Andrew Haigh’s assured second film begins with a fracture, a break in routine. Kate (Charlotte Rampling) and husband Geoff (Tom Courtenay) walk their dog, greet their postman, and receive a letter. In this compact, unassuming feeling setup, a series of unhurried medium shots; Haigh cleverly creates a mood, a tone and a sense of a place, as well as the suggestion of a relationship that has existed long before the camera started observing it – as well as swiftly delivering a point of departure from this lived-in familiarity.
Reading the letter reveals that the body of Katia, Geoff’s ex-flame who died in 1962 – 50 years prior to the arrival of the letter and 5 years before the union of Kate and Geoff – has been discovered, frozen solid under ice, preserved in the state she was at the point of her death. Whilst in the extended interim, Geoff, and by extension Kate, have been worn by the passing of time; Katia’s image and memory, long lost in the annuls of history but now somehow re-awakened on some level, has remained suspended.
From this rupture, a seemingly innocuous surfacing of a detail in a history long since forgotten, plays out a relationship drama that shuffles between high and low keys, the introduction of a complicating element introducing a sense of imbalance to a union that had seemed unshakable. Despite having shown a preference for representing young gay characters on screen, (in his debut Weekend and his contributions to HBO series Looking) Haigh demonstrates a marked comfort in channeling the feelings of something presumably more disparate from his own experience.
It’s a wonderfully tender film, anchored by a subtle, nuanced script from Haigh that provides lots of room for Rampling and Courtenay to work around. Honing in on the trivial and circumstantial as much those moments that which might, with hindsight, seem the pivotal ones, Haigh builds the conversational wireframe of a relationship that his actor’s faces fill out, a shared lifetime expressed in bodily gestures, extended warm glances and knowing looks.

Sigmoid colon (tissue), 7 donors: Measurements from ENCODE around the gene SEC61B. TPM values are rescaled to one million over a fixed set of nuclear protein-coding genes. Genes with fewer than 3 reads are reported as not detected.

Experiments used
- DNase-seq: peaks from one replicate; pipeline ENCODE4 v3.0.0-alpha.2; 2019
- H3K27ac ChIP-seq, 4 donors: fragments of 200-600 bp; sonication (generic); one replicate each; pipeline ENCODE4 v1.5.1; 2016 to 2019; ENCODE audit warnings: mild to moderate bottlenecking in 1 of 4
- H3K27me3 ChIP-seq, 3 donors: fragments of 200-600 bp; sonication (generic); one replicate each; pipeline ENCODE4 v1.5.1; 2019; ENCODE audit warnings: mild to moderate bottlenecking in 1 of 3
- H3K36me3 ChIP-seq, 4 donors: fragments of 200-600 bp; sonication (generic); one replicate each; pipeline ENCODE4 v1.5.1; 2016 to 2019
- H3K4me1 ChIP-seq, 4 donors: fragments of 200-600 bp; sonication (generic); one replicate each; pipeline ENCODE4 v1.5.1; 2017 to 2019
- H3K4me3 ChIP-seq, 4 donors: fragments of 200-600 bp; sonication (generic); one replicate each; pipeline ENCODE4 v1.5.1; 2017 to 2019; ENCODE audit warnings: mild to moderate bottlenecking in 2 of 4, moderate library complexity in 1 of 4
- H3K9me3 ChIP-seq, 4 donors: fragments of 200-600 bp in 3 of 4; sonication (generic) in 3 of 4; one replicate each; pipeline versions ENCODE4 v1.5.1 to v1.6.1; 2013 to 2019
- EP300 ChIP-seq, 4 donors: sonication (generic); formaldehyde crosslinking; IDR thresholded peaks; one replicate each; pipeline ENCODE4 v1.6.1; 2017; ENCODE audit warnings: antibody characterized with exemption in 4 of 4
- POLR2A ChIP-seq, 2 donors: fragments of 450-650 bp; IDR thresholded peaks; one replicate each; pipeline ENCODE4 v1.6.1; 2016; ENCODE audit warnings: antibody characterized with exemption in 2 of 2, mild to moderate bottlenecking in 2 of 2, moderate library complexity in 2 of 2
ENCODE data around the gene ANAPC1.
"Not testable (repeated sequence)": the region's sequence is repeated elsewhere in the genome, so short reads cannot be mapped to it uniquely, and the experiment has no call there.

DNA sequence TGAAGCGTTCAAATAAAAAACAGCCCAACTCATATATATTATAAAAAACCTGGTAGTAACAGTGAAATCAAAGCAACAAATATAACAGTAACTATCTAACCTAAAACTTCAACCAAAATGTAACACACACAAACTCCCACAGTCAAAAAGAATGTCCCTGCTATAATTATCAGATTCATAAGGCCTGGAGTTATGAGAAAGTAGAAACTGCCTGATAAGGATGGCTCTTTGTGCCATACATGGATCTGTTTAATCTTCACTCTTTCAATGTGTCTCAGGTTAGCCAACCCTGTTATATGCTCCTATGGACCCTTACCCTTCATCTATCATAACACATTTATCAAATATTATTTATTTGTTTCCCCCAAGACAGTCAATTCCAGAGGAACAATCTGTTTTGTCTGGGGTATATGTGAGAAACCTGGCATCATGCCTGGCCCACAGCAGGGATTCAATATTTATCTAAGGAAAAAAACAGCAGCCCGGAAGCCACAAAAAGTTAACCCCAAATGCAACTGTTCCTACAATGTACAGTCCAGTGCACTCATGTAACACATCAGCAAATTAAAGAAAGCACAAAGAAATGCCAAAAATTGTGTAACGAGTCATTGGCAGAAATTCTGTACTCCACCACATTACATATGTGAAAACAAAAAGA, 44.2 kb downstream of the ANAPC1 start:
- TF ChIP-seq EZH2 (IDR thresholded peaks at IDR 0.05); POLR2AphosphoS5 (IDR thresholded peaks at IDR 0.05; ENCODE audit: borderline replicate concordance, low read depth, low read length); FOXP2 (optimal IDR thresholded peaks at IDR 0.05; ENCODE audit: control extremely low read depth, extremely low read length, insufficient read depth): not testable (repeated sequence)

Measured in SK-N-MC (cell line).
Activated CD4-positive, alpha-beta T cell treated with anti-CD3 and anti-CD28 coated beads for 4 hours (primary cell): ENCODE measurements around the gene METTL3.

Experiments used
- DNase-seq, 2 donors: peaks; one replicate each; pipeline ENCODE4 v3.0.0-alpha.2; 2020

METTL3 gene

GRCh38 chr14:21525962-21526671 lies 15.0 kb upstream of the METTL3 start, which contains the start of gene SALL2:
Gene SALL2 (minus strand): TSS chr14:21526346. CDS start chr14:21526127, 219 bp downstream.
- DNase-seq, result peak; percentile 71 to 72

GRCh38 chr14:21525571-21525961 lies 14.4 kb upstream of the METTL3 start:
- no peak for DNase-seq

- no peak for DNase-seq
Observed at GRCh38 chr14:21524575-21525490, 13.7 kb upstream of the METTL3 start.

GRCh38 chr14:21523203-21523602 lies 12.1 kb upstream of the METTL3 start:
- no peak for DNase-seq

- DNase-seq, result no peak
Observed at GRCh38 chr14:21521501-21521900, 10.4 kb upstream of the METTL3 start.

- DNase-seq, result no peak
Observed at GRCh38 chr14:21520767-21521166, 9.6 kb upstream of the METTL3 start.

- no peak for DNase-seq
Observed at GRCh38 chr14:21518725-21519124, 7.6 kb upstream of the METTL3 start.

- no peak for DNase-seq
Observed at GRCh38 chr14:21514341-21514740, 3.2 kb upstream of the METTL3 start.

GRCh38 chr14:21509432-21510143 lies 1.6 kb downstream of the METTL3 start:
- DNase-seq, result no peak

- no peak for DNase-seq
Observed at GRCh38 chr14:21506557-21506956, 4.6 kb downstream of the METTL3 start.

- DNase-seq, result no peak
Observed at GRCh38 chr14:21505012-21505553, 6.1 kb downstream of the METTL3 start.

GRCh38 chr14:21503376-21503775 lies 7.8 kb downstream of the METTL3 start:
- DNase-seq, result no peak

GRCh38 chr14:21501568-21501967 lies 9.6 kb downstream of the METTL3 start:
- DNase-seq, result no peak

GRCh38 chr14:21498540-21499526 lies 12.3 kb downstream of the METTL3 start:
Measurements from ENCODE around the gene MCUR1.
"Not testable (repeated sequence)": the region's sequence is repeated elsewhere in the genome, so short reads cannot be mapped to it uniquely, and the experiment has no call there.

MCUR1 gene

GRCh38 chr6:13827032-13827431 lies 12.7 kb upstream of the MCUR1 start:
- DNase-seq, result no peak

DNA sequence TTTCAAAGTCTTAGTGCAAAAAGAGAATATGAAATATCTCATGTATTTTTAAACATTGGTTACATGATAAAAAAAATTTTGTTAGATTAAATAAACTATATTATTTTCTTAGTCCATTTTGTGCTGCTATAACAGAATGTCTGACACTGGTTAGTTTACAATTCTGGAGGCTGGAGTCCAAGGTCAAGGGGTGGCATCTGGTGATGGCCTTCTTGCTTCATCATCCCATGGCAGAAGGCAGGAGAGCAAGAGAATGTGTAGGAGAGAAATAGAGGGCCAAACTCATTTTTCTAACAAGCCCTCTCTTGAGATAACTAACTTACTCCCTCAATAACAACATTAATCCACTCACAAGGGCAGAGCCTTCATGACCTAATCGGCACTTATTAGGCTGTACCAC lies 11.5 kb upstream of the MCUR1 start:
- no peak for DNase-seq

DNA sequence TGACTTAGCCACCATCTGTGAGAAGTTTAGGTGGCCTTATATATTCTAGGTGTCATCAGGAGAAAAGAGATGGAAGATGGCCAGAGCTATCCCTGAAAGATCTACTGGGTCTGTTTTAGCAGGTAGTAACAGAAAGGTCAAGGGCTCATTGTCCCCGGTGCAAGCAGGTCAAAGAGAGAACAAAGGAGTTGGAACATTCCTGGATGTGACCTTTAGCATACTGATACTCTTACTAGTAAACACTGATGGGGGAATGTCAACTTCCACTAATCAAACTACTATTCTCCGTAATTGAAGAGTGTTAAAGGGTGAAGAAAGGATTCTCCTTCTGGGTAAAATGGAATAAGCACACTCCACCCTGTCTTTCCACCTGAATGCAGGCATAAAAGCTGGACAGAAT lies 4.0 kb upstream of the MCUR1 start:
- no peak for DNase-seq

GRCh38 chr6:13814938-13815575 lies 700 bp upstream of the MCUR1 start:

Rampling in particular is excellent, given a majority of the film’s screentime to build a character that veers between being the strength of the relationship, a calm, assertive more youthful counterpoint to Courtenay’s increasingly fragile, agitated and distant husband. Perhaps the greatest compliment that can be paid to a film about a relationship between two characters who’ve been married so long is that this feeling, that of time spent together and experiences shared, is palpable in the character’s interactions with each other.
At points, 45 Years feels a little too much like a play. Though certainly well photographed and featuring consistently great sound design, (whether in the whirr of the slide projector in the loft, the various calls of nature in the garden sequences, the suffocating quiet of the interior scenes in their isolated home, or the sparingly used diegetic soundtrack cues) the film is a low key chamber piece set across only a few, mostly indoor locations. Not much then perhaps – bar one terrifically cinematic, Hitchcockian, horror-inspired loft set piece that falls at the dead centre of the film – that couldn’t exist as well on the stage.
As both characters respond in various ways to the new, slowly revealed information and its manifold complexities, the viewer’s sympathies and understanding of the dynamics of their relationship and individual personalities shifts along with Haigh’s mannered, incisive presentation of these varying slices of a shared life. 45 Years is rife with ambiguity, but not the lazy ambiguity many inexperienced directors can resort to, instead of a type that encourages viewer involvement and ensures differing readings based on personal perspective. Down to the final scene (one of the best, most defining concluding shots since that one in Christian Petzold’s Phoenix), Haigh constantly wavers back and forth in his presentation of information, visual and verbal, always careful to not reveal his hand too much as to what he believes to be the most important.
Proving himself as apt at dissecting the latter stages of a relationship in 45 Years as he was at charting the unknown terrain of a newly forming one in Weekend, Haigh confirms himself as one of the best British filmmakers making films pointedly not about kitchen sinks, council estates, scrapyards or abusive paternal relationships. Let’s hope with his third feature, he can diversify his outlook even further, and remain as preternaturally talented behind the camera as he has proven himself so far.